Members Musings – Martyn Barlow, TasFish

March 2011

Member’s muse


There are varying points of view regarding the amateur fisher’s lot, and how they are or should be represented. One thing is clear in my mind that if the amateurs are to get better decisions from MFish then something needs to change, because the Ministry has changed dramatically.
Amateurs are represented by volunteers who donate considerable time at considerable financial cost. This needs to change if we are to compete with industry and manage fish stocks at abundance levels that are high enough to provide reasonable to access. Say what you like about it being a right for New Zealanders to be able to fish, at some point someone has to fight for that right and pay for the fight.
Most amateurs think it is unbelievable that MFish has allowed the concession fishery in Cray 3 to continue, where commercial fishers are allowed to take smaller crayfish than amateurs and now Minister Heatley and inshore manager Leigh Mitchell (previously of the Cray 3 area) have just created two more concession fisheries.
Unbelievable I know but recreational fishers in the Marlborough Sounds from 1 April will be required to return all Blue Cod outside the slot range of 30-35cm giving exclusive access to fish above 35cm to industry and further more commercial fishers will continue to be allowed to fish for blue cod when the fishery is closed to amateurs from 1 September to 20 December. But wait there is more a third concession fishery has been created for industry with the exemption to the set net prohibition allowing “commercial fishers only” to target butterfish in defined areas.
The number of people who fish for food or fun in NZ is estimated to be in excess of one million and I find it amazing how few people are actually prepared to put their shoulder to the wheel to improve the amateur’s access to abundant fisheries in this country, or is it that surprising?
Having been involved in advocacy for almost 10 years in the top of the South Island with TASFISH I am not really surprised few people get involved and the few that are have being doing it for longer that they care to remember, and at some cost. People are busy and either haven’t got the time, money (believe me it costs) or even energy to contribute to the amateurs cause and any free time they do have they would rather go fishing.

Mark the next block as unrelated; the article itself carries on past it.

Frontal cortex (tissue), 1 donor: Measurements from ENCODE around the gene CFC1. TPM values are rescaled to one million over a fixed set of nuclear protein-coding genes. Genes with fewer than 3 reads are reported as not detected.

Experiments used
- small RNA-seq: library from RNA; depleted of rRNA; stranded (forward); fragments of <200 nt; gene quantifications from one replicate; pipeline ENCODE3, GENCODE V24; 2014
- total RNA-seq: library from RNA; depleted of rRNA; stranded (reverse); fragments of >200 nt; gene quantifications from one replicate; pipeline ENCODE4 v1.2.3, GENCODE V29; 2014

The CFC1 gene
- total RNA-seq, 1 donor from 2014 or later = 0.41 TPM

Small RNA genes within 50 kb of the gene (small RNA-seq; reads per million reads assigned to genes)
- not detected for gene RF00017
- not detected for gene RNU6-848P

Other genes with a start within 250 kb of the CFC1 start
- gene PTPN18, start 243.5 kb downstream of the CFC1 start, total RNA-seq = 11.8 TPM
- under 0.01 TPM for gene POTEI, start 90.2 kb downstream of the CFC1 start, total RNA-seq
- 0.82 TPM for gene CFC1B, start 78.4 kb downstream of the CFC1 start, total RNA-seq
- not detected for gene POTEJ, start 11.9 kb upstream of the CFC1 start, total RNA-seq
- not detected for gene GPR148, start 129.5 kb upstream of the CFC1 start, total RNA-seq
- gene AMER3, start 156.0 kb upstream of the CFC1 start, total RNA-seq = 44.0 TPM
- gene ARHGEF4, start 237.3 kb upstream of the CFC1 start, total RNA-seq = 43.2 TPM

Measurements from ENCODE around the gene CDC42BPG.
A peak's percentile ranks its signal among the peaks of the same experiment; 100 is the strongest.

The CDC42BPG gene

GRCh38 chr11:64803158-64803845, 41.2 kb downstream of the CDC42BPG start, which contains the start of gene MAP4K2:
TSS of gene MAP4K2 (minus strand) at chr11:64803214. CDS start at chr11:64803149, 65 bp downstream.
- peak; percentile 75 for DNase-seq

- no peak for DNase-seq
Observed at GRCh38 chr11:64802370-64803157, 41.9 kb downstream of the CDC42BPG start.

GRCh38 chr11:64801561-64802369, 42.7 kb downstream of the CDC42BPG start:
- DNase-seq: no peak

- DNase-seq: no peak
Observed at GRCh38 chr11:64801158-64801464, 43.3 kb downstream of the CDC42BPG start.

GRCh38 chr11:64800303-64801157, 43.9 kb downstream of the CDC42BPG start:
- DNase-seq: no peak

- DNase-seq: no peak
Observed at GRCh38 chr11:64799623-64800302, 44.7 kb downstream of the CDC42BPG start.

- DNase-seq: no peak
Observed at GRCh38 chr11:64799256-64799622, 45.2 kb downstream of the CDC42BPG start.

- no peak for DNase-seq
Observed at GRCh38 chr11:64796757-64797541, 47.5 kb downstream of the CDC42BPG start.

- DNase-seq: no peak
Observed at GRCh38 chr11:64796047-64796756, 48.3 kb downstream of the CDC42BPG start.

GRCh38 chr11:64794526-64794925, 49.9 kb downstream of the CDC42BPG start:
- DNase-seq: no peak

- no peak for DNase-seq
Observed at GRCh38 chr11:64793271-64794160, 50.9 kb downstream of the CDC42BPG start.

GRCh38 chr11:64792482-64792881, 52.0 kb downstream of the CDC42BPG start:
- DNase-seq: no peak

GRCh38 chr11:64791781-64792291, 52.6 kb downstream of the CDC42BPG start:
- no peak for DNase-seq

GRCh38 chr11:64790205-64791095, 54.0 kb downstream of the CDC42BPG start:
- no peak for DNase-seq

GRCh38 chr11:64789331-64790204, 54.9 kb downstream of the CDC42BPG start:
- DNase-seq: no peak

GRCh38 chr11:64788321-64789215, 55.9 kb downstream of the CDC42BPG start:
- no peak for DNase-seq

In 2010 we saw the organisational design review (ODR) of MFish under the then CEO Wayne McNee who when moved to MAF was not replaced at MFish, and we now know why as MAF and MFish are to be combined as one super Ministry.
The ODR did not achieve any reduction in MFish employees but saw the knowledge and experience ripped out of it’s fisheries management team with centralisation of inshore fisheries management to Wellington. This ensured MFish lost the people who had local area knowledge of fisheries and the associated issues. Furthermore this centralisation is contrary to the local area management that amateur representatives have been asking for and what is needed in shared fisheries.
Which brings me back to amateur representation and it’s effectiveness, because now more than ever under a new super Ministry the amateurs lot is under it’s greatest threat yet.
So fellow amateur fishers until you can park your own personal agendas and entrenched views to one side to allow us to stand united and work together as one voice through a statutory body that can employ full time professionals to represent us we will continue to get the unjust inequitable decisions from an industry funded super Ministry.
We can only blame ourselves if we do not change.

Martyn Barlow
President of TasFish

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